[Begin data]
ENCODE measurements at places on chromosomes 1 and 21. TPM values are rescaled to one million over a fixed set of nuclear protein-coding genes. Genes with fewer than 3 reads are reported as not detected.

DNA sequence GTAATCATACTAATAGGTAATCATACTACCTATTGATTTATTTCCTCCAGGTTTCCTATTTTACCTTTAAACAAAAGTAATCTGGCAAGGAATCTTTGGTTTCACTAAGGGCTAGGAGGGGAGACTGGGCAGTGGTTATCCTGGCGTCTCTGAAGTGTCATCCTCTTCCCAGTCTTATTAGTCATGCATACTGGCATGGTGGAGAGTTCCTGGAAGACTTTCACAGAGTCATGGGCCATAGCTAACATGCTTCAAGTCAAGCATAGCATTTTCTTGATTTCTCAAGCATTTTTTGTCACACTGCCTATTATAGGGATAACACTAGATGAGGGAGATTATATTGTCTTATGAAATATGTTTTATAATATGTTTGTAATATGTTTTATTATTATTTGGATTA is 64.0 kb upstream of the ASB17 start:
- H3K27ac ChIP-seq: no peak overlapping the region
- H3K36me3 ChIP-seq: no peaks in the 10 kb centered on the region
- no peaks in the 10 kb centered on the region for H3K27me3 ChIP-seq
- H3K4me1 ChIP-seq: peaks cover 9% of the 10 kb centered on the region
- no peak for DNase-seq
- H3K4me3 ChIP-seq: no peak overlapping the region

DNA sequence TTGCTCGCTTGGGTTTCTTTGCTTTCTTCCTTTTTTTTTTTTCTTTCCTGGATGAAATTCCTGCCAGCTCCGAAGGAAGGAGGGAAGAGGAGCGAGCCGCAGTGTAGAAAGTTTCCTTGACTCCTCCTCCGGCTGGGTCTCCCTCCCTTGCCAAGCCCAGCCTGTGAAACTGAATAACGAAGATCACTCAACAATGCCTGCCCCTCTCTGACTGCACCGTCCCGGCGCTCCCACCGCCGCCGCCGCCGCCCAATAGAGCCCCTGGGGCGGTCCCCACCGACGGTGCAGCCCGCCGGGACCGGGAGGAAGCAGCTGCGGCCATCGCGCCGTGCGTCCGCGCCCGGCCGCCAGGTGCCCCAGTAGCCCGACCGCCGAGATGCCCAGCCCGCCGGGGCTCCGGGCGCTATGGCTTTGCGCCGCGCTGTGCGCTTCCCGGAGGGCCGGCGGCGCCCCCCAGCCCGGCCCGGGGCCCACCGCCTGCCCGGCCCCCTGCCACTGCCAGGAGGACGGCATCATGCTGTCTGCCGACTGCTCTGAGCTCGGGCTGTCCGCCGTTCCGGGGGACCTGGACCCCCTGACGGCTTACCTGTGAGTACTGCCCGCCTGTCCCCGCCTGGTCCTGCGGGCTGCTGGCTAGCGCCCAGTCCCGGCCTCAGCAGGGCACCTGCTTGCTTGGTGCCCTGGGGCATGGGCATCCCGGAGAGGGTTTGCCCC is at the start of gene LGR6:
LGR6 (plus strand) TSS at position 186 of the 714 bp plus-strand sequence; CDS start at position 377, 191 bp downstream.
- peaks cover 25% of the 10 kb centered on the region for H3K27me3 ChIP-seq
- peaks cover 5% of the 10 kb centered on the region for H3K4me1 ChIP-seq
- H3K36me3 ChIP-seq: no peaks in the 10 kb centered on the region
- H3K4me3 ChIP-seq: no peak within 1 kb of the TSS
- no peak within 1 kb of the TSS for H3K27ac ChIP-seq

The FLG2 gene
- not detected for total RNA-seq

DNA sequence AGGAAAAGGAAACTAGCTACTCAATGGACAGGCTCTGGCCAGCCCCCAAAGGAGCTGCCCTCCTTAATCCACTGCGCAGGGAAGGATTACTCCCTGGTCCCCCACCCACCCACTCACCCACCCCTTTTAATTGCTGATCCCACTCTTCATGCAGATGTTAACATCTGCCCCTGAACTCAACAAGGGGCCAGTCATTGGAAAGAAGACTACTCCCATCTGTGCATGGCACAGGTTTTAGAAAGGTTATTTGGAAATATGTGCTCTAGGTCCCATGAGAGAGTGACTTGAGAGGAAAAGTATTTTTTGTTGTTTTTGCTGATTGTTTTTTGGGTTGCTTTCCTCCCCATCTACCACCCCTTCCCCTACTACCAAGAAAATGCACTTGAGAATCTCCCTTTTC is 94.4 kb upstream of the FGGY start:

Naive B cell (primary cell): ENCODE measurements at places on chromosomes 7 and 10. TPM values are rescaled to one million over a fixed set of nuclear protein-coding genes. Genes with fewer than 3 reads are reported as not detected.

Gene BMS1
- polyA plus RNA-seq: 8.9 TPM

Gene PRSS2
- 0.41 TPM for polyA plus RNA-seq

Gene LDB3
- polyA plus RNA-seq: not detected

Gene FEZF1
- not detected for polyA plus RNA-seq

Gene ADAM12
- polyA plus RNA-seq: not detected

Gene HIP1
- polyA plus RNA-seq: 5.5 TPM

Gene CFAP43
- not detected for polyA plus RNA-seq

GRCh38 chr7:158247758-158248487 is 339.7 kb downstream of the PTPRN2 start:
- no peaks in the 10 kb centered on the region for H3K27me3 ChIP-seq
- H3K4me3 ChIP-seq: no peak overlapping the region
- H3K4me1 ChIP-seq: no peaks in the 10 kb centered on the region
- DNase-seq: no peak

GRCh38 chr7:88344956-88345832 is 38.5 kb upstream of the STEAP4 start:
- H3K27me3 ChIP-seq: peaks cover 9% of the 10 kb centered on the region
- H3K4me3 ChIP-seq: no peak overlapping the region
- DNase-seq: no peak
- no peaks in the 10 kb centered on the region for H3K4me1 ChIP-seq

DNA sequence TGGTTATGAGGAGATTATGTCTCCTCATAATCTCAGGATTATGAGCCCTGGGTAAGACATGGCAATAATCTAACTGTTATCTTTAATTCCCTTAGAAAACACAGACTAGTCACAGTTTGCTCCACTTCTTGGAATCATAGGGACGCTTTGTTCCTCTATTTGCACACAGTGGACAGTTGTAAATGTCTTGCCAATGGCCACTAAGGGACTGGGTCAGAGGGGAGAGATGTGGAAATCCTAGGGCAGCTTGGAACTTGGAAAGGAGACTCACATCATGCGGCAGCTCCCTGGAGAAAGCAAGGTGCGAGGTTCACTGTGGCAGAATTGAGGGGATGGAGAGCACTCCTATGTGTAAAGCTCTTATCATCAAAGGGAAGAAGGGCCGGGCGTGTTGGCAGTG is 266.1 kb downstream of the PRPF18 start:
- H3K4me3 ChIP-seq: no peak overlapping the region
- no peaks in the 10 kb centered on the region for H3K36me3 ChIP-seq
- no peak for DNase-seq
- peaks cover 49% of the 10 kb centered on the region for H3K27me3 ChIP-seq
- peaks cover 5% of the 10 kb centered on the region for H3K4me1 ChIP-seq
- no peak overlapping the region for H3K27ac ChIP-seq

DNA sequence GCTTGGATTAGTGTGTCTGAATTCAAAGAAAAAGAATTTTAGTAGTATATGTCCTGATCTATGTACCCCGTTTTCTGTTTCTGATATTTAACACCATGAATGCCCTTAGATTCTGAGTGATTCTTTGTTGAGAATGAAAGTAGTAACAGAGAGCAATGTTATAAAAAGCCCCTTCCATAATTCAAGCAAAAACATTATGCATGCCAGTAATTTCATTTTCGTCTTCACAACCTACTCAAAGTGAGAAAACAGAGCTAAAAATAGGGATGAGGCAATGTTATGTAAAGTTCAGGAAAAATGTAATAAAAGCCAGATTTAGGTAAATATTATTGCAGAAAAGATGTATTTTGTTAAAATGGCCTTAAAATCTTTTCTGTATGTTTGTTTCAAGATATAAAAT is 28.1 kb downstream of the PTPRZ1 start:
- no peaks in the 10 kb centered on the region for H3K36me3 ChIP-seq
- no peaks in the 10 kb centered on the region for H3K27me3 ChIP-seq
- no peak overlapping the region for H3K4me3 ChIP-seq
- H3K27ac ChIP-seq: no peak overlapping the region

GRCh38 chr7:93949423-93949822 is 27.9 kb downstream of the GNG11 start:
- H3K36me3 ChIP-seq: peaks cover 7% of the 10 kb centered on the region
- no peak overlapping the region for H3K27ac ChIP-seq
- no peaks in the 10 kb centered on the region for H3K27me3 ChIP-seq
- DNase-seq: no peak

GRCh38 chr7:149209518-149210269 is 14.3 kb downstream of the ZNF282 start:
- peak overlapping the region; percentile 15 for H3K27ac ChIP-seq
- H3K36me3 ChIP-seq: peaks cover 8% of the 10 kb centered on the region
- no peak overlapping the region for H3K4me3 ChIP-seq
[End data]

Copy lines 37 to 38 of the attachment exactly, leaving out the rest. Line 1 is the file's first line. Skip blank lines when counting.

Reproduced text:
- H3K4me1 ChIP-seq: no peaks in the 10 kb centered on the region
- DNase-seq: no peak